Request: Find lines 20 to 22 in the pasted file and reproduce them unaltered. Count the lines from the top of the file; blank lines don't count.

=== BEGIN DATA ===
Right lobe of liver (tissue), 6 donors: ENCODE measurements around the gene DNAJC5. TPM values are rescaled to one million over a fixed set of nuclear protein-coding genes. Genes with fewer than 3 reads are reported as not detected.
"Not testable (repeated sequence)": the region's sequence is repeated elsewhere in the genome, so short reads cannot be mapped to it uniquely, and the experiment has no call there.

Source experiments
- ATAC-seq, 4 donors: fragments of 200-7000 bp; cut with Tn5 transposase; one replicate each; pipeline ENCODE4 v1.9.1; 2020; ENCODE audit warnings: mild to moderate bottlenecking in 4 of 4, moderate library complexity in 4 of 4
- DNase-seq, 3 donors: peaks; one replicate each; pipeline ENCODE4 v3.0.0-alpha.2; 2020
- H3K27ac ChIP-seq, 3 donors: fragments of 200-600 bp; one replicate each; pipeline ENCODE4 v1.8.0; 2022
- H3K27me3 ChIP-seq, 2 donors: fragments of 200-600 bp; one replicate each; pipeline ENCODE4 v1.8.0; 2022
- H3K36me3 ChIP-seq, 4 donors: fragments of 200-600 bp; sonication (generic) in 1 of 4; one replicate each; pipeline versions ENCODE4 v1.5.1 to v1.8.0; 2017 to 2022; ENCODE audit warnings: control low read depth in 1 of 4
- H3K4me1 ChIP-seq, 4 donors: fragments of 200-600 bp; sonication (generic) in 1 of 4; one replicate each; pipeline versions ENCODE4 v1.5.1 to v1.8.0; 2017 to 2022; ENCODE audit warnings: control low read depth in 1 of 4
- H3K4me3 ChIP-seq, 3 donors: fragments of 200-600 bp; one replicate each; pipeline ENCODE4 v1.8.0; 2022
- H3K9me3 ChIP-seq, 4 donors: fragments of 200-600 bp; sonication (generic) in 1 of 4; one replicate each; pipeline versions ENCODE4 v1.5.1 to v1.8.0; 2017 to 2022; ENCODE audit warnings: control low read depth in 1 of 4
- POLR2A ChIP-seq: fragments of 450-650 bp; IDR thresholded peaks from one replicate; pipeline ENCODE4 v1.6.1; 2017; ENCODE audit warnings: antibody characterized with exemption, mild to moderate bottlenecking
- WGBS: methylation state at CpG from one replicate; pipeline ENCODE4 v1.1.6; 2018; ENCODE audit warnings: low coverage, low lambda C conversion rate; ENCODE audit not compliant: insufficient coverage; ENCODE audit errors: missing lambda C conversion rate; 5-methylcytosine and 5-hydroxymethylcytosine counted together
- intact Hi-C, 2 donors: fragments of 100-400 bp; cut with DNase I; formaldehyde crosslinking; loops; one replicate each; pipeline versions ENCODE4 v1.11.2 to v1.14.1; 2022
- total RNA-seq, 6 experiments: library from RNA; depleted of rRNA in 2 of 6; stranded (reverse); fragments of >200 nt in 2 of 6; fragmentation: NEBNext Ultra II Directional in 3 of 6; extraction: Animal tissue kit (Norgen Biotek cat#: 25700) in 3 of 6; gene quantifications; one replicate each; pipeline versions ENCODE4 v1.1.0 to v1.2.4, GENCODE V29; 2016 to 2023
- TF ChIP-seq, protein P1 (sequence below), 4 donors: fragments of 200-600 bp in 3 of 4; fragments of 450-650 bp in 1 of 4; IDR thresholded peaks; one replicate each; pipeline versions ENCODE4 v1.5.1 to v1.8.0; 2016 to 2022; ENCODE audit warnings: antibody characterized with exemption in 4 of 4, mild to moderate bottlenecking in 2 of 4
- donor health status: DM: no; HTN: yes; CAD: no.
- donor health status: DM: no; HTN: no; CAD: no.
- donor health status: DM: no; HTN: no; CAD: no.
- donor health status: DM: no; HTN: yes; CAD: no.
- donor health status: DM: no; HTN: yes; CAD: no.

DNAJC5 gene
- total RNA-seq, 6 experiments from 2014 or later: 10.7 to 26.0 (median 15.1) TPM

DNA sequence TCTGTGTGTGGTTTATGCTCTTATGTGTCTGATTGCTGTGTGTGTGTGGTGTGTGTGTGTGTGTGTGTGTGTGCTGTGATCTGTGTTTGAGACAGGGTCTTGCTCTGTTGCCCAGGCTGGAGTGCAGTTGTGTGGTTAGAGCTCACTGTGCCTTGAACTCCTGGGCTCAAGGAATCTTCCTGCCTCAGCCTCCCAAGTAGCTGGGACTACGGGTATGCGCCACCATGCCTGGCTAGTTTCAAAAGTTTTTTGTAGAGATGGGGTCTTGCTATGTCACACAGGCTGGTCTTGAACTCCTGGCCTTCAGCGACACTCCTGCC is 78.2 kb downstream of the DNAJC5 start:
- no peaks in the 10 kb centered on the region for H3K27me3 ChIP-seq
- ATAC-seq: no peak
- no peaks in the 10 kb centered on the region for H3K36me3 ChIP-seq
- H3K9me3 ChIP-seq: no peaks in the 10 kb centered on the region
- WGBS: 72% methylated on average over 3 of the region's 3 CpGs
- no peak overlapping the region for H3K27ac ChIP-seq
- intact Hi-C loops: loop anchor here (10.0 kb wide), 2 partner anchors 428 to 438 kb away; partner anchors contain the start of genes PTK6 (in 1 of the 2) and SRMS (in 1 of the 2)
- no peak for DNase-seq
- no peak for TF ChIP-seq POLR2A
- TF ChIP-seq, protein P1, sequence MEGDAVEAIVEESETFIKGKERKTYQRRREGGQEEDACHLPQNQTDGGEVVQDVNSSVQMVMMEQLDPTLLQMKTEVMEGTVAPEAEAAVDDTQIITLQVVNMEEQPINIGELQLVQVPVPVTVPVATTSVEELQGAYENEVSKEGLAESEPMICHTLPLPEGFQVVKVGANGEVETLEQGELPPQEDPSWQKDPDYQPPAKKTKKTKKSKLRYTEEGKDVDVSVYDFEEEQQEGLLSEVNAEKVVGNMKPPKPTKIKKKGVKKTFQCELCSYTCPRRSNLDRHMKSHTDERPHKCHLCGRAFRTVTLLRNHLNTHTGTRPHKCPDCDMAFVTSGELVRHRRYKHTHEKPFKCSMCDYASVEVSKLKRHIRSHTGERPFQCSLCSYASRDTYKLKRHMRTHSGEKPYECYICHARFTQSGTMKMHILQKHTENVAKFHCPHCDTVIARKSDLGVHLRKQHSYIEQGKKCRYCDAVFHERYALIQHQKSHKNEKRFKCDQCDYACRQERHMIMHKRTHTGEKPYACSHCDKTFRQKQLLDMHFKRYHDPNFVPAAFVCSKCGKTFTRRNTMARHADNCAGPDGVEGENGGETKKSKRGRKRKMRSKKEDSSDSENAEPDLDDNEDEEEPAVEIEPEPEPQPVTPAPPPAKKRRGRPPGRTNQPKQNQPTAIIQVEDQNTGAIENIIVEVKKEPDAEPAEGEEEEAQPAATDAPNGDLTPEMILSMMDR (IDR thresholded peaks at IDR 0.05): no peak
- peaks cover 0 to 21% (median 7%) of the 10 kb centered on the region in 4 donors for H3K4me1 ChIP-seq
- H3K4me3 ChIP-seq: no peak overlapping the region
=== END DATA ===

- donor health status: DM: no; HTN: yes; CAD: no.
- donor health status: DM: no; HTN: yes; CAD: no.

DNAJC5 gene